Matthew 13:3-9 “And he spake many things unto them in parables, saying, Behold, a sower went forth to sow; And when he sowed, some seeds fell by the way side, and the fowls came and devoured them up: Some fell upon stony places, where they had not much earth: and forthwith they sprung up, because they had no deepness of earth: And when the sun was up, they were scorched; and because they had no root, they withered away. And some fell among thorns; and the thorns sprung up, and choked them: But other fell into good ground, and brought forth fruit, some an hundredfold, some sixtyfold, some thirtyfold. Who hath ears to hear, let him hear.”
Matthew 25:19 “After a long time the lord of those servants cometh, and reckoneth with them.”
Our text in Matthew 13 is known by most as “The Parable of the Sower.” It is recorded for us by three of the gospel writers; Matthew 13:1-9, Mark 4:1-9, and Luke 8:4-8. This particular parable is the beginning of a series of parables in which our Lord enlightens His disciples concerning “the mysteries of the kingdom of heaven” (Matthew 13:11), and those who truly comprise the family of God; “For whosoever shall do the will of my Father which is in heaven, the same is my brother, and sister, and mother” (Matthew 12:50). If there was but one main thrust of the parable, it would be the means of entering the kingdom. Within the parable we are confronted with satanic ground, shallow ground, strangled ground, and surrendered ground. Of the four, the surrendered is a true picture the those of the kingdom; “he that received seed into the good ground is he that heareth the word, and understandeth it; which also beareth fruit, and bringeth forth, some an hundredfold, some sixty, some thirty” (Matthew 13:23).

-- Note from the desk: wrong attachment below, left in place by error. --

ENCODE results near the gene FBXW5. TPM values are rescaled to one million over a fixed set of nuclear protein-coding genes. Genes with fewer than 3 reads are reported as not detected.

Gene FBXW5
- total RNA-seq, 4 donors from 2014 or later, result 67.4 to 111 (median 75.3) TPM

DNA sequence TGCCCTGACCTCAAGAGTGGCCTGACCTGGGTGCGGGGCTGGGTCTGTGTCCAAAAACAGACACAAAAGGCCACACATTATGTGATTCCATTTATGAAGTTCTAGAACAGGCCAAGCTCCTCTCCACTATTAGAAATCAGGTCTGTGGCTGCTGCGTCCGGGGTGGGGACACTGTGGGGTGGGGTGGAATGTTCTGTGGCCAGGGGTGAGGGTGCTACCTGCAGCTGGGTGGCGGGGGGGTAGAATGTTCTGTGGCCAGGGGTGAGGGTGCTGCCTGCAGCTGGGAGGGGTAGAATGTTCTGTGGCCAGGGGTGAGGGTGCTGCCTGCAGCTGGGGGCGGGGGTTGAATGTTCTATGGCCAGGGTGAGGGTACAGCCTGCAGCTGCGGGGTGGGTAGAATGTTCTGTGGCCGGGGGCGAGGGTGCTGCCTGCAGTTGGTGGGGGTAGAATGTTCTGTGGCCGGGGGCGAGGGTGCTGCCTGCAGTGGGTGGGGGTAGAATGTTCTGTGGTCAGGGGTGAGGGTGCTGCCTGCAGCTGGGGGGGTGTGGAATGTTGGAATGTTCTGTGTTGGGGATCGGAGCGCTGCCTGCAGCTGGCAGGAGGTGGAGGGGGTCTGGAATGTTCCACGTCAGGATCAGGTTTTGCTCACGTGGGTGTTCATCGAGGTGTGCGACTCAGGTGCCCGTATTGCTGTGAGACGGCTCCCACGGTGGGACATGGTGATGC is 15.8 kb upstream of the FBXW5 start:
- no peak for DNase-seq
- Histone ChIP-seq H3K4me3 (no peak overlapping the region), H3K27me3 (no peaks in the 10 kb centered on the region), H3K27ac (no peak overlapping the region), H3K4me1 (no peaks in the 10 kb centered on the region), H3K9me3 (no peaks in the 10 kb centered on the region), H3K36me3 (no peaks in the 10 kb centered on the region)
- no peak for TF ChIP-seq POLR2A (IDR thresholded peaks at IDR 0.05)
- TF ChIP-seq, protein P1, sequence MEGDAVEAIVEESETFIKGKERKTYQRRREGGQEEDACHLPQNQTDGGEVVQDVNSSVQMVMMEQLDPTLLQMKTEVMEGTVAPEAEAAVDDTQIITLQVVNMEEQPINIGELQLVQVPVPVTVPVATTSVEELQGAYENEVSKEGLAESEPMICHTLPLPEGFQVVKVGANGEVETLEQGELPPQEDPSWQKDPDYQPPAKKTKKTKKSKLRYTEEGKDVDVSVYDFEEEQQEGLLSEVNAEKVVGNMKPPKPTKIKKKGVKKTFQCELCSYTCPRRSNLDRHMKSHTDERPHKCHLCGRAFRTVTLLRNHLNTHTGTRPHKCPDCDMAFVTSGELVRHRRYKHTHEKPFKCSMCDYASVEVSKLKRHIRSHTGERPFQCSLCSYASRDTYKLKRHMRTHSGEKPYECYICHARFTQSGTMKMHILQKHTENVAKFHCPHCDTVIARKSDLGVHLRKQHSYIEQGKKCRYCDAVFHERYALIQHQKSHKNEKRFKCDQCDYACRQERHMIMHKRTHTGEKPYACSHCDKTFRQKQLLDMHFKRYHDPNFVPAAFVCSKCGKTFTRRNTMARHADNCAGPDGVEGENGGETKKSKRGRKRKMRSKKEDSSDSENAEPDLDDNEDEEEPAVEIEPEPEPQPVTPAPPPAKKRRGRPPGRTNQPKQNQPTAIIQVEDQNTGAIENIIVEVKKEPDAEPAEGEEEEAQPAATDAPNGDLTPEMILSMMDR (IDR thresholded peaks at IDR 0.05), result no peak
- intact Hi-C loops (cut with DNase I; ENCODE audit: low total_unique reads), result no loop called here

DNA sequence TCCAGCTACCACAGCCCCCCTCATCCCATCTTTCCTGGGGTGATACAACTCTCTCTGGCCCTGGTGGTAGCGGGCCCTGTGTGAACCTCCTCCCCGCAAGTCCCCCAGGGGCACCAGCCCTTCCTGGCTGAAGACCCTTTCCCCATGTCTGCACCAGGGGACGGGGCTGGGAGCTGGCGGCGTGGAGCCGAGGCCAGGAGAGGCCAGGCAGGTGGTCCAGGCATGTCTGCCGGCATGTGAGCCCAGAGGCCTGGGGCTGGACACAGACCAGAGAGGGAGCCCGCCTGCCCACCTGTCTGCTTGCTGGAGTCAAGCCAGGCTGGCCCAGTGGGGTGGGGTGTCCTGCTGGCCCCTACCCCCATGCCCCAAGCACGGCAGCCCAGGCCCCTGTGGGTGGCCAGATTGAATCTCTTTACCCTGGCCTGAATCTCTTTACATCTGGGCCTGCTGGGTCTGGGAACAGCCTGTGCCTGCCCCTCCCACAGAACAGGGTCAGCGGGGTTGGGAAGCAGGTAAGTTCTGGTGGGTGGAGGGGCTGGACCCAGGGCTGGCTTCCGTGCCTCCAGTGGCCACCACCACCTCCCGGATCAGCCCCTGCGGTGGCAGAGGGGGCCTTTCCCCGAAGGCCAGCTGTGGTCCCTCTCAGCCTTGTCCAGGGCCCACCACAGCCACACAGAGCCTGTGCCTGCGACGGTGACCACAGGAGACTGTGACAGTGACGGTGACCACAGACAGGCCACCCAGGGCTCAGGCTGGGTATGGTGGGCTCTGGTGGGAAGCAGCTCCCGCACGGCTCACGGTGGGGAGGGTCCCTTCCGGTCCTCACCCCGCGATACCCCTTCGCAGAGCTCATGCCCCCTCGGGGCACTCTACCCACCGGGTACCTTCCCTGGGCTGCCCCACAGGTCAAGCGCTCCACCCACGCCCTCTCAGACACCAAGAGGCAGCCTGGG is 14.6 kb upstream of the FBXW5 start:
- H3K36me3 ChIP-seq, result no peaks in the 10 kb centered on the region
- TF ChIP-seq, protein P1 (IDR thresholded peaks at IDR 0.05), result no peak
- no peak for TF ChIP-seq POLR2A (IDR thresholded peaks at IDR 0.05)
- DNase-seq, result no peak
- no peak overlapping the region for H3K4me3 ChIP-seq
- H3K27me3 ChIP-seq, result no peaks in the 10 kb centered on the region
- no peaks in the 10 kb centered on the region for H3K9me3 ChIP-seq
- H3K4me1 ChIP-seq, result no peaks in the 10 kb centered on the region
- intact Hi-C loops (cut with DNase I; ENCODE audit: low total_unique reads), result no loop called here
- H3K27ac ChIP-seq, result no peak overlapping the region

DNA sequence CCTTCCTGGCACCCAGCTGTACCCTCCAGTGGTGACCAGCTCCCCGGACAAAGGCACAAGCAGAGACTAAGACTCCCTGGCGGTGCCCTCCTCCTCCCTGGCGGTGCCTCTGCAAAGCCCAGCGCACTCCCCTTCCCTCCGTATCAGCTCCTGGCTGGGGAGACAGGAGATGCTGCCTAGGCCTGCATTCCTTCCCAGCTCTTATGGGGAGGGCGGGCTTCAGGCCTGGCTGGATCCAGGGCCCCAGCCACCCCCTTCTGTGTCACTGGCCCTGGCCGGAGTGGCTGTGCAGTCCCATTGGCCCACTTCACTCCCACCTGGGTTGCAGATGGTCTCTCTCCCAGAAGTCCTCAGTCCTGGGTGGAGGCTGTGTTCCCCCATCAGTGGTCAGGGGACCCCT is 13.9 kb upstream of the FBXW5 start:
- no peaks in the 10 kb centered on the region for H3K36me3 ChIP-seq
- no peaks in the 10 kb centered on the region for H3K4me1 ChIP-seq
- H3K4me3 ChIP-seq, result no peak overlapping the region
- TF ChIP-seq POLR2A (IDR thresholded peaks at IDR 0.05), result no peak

The harvest was the decisive factor that reveals the population of the kingdom! In the process of considering the harvest, I was left with several thought provoking questions. While the sower was happy with a harvest; is he happy with the harvest? After possibly bestowing seventy-five percent of his energy and resources upon ground that would prove to be totally unproductive; I know he would be happy with a harvest out of the good ground. But notice the diversity of responses to the good seed in good ground; “some an hundredfold, some sixty, some thirty.” Why is it that we have the same sower, the same seed; and not the same result? Some would try to take comfort in a diversity of talents, but that would prove futile! In Matthew 25, we have a ruler giving out talents to his servants previous to departing; “And unto one he gave five talents, to another two, and to another one; to every man according to his several ability; and straightway took his journey” (Matthew 25:15). Upon the rulers return; two servants produced equally, while one remained fruitless; the five talented and the two talented both “bringeth forth, both “hundredfold.” Is the sower happy with the harvest; is God satisfied with our productivity?
My second thought was not only is the sower happy with the harvest, but is the soil happy with the harvest; “After a long time the lord of those servants cometh, and reckoneth with them.” While we can greatly rejoice that we have been made the children of God and are members of the kingdom; are we productive and to what extent? Is God getting our best; are we giving Him our all? While I may be limited on my materials to work with, I don’t have to limited on my multiplication; I can give Him my all!
It’s a good day when the sower and the soil are happy with the harvest!